FIRREA, the Financial Institutions Reform Recovery Enforcement Act of 1989, Title XI, included the requirement for institutions engaging in federally related transactions to obtain an appraisal of the real estate asset to be used as collateral for the transaction. This requirement is found in §1110. Functions of Federal Financial Institutions Regulatory Agencies Relating to Appraisal Standards [12U.S.C. 3339] which states, “Each Federal financial institutions regulatory agency and the Resolution Trust Corporation shall prescribe appropriate standards for the performance of real estate appraisals in connection with federally related transactions under the jurisdiction of each such agency or instrumentality. These rules shall require, at a minimum –
- That real estate appraisals be performed in accordance with generally accepted appraisal standards as evidenced by the appraisal standards promulgated by the Appraisal Standards Board of the Appraisal Foundation; and
- That such appraisals shall be written appraisals. Each such agency or instrumentality may require compliance with additional standards if it makes a determination in writing that such additional standards are required in order to properly carry out its statutory responsibilities.”
In October 2010, with the passage of the Dodd-Frank Act, a third provision was added to Title XI §110.
- And that such appraisals shall be subject to appropriate review for compliance with the Uniform Standards of Professional Appraisal Practice.
Five years later confusion still exists within the industry as to what would constitute “appropriate review”.
In Q1, 2016, I will be conducting a webinar on this topic for Allterra Online and am providing a preview of that webinar for the benefit of the Appraisal Buzz readers.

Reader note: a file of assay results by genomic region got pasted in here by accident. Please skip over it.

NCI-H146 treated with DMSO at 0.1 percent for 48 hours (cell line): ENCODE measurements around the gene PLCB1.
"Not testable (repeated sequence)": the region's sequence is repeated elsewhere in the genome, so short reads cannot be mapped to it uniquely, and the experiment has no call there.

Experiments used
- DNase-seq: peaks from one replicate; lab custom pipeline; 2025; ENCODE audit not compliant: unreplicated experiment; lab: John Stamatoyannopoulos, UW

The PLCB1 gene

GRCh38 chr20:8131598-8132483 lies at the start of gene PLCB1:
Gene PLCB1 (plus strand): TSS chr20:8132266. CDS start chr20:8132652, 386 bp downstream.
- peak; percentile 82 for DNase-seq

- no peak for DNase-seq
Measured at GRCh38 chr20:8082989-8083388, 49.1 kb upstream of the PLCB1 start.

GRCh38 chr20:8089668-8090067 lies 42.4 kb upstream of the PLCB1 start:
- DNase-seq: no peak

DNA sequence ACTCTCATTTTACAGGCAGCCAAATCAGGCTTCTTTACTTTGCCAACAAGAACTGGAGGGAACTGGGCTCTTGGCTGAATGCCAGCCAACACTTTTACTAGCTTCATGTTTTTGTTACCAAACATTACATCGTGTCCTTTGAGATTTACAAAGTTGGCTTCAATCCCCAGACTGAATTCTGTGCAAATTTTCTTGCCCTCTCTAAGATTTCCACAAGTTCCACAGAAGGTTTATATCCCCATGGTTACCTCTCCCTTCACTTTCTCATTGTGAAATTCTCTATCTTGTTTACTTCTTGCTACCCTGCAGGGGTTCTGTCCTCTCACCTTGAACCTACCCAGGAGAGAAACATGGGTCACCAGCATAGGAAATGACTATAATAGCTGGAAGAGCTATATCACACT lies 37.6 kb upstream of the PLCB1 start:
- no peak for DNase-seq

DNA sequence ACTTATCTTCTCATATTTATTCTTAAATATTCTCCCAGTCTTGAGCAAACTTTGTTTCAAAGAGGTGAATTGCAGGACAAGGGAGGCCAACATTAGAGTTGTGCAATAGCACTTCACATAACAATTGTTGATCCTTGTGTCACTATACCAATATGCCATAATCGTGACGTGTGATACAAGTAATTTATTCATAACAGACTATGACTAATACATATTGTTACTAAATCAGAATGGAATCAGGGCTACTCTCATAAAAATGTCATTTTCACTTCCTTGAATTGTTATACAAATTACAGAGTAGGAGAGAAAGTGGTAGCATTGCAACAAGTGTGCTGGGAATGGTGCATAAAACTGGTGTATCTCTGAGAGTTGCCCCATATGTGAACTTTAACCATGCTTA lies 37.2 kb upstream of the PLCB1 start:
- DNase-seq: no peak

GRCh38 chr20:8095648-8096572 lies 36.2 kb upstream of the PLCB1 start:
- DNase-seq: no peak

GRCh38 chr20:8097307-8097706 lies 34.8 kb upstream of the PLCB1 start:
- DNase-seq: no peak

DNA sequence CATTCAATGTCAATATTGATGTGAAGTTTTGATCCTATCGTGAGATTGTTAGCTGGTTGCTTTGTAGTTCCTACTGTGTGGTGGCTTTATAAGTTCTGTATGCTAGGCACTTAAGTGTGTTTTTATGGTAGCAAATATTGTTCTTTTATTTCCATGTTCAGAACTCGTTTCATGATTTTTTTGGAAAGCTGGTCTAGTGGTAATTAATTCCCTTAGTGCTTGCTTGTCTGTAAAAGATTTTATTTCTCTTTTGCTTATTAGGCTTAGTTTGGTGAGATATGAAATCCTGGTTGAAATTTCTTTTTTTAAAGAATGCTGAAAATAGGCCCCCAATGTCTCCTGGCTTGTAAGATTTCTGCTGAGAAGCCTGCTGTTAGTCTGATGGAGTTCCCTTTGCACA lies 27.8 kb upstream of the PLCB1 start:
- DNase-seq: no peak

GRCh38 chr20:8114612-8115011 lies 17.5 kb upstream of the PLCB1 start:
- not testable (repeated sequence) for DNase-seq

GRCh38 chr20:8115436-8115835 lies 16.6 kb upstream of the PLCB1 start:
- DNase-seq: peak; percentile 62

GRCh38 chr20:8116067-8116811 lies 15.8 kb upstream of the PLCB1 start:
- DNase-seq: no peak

Also, in 2014, I developed a 7- hour on-line review course that was approved by the AQB and is still available through Allterra Online. Some of the content of that 7- hour course is incorporated into the review webinar and discussed here today as well.
Using the requirements specifically referenced in FIRREA Title XI as the basis for the discussion my webinar includes three questions whose answers should provide clarity relating to the term REVIEW within the context of federally related transactions:
- The first question is What is a Review?
- The second question is Who Completes Them?
- The third question is When Are They Required?
This Buzz article is focused on the answer to the first question – What is a Review?
Within the context of FIRREA Title XI, a Review relates to the determination of compliance with USPAP. Such a validation of compliance would therefore be conducted within the guidelines of USPAP Standard 3, which contains very specific development and communication requirements for reviewers to adhere to and would exclude QC check lists or sole reliance upon an automated rule set such as GAAR utilized in most appraisal form software. Or, if using the GSE Collateral Underwriter software, the results generated by CU.